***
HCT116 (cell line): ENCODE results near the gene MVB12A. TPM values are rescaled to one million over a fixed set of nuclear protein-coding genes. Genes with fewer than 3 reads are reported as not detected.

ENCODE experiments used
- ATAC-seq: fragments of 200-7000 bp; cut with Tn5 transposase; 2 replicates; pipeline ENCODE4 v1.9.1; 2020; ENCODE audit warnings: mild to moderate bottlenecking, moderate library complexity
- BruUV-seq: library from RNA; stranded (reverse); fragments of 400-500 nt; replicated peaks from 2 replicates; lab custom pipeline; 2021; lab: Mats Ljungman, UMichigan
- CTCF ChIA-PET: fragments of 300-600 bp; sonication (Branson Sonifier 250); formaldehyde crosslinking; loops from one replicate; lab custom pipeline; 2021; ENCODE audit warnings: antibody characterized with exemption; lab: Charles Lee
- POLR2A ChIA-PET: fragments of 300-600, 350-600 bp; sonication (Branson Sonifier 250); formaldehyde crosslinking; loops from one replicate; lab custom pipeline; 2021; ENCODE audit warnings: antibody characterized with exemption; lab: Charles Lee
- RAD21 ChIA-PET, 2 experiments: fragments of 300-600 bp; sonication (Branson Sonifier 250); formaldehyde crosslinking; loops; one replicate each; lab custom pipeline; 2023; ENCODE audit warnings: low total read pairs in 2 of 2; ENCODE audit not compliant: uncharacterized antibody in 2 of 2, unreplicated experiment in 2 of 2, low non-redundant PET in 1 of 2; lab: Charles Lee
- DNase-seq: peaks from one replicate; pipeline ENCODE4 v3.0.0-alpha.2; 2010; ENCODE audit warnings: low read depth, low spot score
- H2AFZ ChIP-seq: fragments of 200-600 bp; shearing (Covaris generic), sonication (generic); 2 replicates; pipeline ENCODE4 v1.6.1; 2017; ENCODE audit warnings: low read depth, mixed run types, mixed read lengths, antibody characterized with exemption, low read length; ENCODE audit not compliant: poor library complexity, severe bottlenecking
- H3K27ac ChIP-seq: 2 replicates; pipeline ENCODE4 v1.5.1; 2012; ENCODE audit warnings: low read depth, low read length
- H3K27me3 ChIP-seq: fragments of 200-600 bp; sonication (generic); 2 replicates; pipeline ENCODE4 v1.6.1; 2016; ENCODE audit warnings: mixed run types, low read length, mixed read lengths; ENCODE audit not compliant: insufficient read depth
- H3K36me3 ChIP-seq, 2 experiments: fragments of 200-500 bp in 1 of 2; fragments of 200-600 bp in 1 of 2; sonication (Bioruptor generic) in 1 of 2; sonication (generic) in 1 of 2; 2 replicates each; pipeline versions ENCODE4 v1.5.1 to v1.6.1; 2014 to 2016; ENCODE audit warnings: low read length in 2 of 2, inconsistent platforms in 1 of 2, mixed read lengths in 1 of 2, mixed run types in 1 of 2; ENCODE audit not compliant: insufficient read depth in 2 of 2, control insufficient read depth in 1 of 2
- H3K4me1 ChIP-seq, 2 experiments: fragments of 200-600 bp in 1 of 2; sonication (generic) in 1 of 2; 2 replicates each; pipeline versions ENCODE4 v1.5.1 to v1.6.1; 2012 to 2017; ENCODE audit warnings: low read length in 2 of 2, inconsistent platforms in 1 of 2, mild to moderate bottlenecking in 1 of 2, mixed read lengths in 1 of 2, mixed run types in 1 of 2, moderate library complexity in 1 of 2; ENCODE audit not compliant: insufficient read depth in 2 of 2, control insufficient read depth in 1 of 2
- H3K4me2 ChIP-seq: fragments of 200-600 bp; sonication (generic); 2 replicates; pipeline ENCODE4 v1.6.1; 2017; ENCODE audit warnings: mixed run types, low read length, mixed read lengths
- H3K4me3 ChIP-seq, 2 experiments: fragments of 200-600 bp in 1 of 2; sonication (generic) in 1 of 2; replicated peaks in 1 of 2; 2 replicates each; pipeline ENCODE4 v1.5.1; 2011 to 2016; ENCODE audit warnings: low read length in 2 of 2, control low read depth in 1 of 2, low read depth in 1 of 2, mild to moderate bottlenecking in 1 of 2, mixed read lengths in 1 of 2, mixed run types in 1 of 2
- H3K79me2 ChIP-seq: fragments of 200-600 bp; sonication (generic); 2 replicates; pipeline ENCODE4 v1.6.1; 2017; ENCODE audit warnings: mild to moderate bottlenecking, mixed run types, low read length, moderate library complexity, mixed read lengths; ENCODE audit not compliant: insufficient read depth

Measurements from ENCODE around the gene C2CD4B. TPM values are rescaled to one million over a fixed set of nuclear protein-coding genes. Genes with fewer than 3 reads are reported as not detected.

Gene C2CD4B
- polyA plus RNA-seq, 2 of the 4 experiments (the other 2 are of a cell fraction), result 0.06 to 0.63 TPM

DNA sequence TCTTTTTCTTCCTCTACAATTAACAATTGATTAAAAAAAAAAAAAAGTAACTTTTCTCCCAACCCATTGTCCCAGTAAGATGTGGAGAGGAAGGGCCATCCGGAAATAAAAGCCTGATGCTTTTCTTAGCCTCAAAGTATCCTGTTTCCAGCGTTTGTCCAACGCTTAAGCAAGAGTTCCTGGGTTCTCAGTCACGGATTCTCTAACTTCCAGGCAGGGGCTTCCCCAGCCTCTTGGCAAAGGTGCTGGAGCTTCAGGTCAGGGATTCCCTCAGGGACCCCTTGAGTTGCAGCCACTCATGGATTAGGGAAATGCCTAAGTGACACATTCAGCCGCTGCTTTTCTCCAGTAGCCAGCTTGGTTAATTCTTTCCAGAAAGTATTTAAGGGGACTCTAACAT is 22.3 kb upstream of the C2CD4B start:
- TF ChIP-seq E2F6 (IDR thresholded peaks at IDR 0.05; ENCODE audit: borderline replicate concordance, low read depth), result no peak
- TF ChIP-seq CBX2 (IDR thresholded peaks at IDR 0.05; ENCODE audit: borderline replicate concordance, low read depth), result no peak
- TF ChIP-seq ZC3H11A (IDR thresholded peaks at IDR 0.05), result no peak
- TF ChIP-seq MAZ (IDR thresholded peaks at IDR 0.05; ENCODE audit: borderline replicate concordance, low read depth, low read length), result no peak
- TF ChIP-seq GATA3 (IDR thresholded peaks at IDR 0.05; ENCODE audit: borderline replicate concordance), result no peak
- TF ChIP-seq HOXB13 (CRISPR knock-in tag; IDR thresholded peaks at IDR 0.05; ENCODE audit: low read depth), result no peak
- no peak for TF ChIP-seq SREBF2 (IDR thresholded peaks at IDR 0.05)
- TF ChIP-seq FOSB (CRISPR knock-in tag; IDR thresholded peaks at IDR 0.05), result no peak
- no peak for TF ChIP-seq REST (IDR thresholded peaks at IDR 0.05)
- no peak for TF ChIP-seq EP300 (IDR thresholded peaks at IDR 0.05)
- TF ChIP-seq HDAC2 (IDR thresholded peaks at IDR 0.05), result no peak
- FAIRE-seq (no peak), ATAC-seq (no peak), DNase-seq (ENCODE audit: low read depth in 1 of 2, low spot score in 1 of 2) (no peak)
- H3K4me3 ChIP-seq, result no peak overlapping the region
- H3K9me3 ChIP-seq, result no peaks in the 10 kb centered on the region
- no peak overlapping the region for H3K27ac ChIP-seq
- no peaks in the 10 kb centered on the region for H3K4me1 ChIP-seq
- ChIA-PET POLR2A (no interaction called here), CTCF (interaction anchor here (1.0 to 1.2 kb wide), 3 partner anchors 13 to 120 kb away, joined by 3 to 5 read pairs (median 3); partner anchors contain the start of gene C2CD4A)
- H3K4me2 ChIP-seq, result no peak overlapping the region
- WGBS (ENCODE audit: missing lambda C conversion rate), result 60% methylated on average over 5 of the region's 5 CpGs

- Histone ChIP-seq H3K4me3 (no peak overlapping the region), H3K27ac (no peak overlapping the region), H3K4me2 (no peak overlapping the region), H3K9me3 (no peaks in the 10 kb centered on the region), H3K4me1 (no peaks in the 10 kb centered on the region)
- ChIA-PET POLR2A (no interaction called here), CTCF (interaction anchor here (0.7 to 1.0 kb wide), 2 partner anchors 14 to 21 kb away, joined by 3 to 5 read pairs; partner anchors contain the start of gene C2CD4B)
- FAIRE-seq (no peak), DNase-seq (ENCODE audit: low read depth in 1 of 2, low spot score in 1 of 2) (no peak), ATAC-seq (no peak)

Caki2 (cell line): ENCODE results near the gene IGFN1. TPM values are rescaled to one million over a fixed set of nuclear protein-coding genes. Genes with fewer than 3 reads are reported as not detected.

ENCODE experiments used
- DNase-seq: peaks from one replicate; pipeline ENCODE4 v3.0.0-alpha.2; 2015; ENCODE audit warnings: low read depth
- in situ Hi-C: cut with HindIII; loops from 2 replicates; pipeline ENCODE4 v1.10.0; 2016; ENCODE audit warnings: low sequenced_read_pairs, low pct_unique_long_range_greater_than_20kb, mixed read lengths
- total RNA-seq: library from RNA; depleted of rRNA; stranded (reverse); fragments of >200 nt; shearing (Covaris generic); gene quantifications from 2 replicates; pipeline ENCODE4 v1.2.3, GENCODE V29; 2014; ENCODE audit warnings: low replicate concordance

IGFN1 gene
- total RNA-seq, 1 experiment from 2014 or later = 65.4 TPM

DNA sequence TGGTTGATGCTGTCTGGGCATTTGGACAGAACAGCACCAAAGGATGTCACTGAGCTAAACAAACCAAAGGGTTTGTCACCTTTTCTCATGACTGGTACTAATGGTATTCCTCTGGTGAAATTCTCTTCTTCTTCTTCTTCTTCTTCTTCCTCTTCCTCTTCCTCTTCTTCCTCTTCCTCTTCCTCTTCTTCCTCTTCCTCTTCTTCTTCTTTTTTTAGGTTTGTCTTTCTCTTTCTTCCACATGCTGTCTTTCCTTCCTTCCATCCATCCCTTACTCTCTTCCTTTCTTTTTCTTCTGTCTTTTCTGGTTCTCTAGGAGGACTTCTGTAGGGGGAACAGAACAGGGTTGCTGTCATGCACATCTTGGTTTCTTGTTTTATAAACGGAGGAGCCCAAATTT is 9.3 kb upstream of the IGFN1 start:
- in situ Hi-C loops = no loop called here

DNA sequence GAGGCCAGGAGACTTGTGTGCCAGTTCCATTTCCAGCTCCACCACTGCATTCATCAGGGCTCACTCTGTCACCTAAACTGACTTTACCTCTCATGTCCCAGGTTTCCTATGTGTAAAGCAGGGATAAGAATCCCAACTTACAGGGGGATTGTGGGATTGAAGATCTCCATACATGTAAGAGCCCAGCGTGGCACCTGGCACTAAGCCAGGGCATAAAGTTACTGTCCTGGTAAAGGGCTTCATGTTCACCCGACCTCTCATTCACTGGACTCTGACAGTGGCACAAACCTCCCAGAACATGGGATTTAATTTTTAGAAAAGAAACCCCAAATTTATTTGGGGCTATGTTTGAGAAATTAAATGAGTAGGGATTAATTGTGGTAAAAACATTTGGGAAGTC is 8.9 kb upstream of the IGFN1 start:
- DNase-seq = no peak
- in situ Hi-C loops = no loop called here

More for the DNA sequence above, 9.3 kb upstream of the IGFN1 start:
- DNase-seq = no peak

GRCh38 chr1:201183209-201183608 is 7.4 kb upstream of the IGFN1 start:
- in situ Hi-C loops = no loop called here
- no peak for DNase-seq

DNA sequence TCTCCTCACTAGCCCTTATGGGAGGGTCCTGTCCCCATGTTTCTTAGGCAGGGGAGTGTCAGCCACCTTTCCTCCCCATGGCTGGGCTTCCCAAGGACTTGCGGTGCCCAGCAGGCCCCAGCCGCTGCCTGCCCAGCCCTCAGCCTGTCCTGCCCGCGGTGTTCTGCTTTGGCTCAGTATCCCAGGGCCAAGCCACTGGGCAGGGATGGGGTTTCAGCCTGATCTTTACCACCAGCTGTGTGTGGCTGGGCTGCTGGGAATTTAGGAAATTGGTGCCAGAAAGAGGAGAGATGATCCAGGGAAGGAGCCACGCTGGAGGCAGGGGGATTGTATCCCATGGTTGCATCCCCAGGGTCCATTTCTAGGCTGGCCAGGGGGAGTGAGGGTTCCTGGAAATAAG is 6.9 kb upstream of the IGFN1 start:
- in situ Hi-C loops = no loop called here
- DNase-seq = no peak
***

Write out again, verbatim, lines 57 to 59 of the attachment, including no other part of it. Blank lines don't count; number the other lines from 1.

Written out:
GRCh38 chr1:201183209-201183608 is 7.4 kb upstream of the IGFN1 start:
- in situ Hi-C loops = no loop called here
- no peak for DNase-seq